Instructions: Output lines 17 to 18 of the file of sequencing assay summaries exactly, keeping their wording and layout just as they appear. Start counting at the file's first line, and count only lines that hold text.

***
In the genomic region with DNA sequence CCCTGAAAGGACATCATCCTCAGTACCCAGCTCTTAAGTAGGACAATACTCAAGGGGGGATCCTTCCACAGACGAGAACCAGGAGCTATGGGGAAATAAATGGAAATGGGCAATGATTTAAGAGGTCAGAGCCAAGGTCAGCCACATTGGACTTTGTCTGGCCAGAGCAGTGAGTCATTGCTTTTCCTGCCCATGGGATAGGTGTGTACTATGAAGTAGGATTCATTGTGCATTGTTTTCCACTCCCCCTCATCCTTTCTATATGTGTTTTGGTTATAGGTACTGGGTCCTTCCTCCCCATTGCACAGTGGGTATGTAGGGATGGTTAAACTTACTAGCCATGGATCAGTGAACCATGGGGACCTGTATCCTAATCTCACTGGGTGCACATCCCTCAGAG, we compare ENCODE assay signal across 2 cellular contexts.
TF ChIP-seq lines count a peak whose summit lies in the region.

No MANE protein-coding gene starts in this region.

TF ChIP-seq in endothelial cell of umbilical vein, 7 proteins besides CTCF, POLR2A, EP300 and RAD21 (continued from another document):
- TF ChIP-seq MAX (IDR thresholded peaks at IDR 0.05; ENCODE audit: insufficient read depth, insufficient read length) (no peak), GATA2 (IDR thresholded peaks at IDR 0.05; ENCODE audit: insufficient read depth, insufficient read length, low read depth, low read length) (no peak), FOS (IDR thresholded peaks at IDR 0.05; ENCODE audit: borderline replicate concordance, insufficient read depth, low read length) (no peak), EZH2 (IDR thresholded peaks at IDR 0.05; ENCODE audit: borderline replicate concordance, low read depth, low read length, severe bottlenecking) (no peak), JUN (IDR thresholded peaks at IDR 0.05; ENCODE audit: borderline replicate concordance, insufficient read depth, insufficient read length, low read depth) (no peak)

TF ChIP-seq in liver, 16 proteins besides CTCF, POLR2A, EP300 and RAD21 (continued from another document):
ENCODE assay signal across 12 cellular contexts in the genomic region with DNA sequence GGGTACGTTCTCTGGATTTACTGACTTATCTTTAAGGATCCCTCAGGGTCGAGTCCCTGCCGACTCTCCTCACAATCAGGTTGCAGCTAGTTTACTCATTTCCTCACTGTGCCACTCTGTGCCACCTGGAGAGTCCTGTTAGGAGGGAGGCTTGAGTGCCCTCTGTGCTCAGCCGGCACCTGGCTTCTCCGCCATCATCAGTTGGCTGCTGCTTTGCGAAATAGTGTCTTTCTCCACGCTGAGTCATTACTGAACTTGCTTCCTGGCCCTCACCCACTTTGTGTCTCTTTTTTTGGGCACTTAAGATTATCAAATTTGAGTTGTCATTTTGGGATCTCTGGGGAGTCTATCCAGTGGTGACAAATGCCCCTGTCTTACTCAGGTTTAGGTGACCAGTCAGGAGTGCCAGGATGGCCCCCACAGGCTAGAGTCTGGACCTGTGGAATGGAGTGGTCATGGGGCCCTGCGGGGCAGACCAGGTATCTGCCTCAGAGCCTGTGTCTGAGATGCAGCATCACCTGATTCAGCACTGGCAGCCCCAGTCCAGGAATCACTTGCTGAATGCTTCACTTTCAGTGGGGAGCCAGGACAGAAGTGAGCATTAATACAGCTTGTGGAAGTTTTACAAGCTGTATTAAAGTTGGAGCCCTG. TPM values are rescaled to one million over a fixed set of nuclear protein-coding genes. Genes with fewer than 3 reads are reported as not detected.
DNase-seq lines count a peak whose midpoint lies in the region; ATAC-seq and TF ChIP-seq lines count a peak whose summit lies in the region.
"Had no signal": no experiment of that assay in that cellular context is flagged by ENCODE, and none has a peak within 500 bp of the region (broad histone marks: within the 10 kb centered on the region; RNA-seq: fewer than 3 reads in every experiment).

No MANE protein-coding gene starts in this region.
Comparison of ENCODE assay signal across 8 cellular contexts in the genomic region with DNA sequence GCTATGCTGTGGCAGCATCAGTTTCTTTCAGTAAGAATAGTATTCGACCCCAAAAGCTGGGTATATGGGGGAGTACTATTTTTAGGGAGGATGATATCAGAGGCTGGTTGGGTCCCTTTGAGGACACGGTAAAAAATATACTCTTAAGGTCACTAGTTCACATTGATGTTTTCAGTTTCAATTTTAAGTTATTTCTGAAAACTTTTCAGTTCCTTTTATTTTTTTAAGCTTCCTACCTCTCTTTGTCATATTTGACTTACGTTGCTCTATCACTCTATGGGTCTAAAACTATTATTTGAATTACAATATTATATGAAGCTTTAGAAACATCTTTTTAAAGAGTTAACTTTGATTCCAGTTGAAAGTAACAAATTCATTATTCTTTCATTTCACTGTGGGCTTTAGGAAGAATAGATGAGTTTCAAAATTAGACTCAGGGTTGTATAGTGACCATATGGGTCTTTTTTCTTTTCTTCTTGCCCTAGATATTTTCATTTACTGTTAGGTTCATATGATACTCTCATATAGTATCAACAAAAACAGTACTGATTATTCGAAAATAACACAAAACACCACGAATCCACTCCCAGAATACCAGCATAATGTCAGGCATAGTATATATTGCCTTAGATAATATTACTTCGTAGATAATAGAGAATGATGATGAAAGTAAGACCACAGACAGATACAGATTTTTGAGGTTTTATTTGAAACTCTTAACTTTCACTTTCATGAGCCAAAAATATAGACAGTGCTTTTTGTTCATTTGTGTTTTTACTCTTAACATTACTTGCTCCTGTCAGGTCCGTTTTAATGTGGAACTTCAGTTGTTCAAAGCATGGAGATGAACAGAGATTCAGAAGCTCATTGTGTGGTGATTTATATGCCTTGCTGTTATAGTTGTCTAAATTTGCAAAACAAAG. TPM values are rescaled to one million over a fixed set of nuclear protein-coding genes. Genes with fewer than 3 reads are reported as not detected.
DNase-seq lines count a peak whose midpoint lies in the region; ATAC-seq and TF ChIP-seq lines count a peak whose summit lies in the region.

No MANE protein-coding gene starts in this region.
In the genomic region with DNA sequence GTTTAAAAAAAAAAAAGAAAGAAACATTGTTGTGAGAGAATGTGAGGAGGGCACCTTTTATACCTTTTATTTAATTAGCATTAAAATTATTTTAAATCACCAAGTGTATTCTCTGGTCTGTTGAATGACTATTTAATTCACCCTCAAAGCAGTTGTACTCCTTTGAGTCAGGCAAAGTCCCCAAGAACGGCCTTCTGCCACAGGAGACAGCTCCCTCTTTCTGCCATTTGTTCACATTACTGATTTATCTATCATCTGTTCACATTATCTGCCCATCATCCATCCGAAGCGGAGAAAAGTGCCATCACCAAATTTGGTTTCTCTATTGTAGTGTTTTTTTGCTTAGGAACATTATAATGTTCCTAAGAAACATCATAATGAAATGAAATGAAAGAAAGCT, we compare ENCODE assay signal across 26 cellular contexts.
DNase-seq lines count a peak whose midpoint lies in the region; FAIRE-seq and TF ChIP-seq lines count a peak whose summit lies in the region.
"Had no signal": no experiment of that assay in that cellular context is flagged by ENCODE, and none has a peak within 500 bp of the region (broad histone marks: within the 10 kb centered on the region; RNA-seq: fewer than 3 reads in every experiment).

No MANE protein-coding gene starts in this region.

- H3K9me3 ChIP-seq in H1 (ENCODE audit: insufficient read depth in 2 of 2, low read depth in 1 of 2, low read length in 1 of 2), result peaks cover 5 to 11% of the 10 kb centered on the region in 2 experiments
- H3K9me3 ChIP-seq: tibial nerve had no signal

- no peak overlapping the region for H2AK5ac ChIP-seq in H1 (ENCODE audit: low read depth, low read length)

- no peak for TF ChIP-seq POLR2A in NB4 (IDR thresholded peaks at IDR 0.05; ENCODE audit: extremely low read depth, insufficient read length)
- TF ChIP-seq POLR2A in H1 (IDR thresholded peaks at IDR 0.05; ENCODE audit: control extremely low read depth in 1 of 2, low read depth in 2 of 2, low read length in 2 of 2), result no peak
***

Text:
No MANE protein-coding gene starts in this region.

- H3K9me3 ChIP-seq in H1 (ENCODE audit: insufficient read depth in 2 of 2, low read depth in 1 of 2, low read length in 1 of 2), result peaks cover 5 to 11% of the 10 kb centered on the region in 2 experiments